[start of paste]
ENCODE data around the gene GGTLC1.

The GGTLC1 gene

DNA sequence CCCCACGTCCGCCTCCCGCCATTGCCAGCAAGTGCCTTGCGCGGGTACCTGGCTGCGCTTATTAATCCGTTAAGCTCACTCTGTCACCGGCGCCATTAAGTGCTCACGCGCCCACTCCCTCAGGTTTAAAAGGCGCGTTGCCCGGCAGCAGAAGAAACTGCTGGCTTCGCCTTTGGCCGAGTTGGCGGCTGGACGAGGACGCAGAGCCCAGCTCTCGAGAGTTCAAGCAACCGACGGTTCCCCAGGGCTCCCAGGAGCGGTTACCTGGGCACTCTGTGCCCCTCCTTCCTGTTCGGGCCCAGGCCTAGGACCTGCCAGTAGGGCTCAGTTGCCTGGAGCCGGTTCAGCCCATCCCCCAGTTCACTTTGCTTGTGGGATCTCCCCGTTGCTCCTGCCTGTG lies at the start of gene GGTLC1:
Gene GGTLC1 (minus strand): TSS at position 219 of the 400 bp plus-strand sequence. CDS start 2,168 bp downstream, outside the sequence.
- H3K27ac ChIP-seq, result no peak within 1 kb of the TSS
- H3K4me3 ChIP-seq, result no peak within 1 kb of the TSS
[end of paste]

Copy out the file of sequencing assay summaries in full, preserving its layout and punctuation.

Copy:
ENCODE data around the gene GGTLC1.

The GGTLC1 gene

DNA sequence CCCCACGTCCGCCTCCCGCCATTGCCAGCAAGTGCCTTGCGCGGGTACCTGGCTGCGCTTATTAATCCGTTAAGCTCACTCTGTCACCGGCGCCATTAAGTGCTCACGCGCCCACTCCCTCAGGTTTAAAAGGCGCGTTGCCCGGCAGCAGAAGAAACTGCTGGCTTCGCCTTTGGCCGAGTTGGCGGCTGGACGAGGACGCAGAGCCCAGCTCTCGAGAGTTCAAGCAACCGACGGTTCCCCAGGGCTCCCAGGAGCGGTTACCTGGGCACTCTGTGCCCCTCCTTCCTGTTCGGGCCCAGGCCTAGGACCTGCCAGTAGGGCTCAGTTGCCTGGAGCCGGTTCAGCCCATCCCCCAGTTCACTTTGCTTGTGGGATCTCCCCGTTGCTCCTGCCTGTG lies at the start of gene GGTLC1:
Gene GGTLC1 (minus strand): TSS at position 219 of the 400 bp plus-strand sequence. CDS start 2,168 bp downstream, outside the sequence.
- H3K27ac ChIP-seq, result no peak within 1 kb of the TSS
- H3K4me3 ChIP-seq, result no peak within 1 kb of the TSS